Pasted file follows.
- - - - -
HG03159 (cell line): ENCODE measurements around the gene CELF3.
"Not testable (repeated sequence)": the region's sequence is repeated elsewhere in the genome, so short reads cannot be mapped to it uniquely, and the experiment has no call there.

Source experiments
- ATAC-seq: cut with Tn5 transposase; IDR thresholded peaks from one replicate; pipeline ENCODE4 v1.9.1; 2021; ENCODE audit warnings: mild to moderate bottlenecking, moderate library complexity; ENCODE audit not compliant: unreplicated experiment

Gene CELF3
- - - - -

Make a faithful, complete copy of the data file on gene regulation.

HG03159 (cell line): ENCODE measurements around the gene CELF3.
"Not testable (repeated sequence)": the region's sequence is repeated elsewhere in the genome, so short reads cannot be mapped to it uniquely, and the experiment has no call there.

Source experiments
- ATAC-seq: cut with Tn5 transposase; IDR thresholded peaks from one replicate; pipeline ENCODE4 v1.9.1; 2021; ENCODE audit warnings: mild to moderate bottlenecking, moderate library complexity; ENCODE audit not compliant: unreplicated experiment

Gene CELF3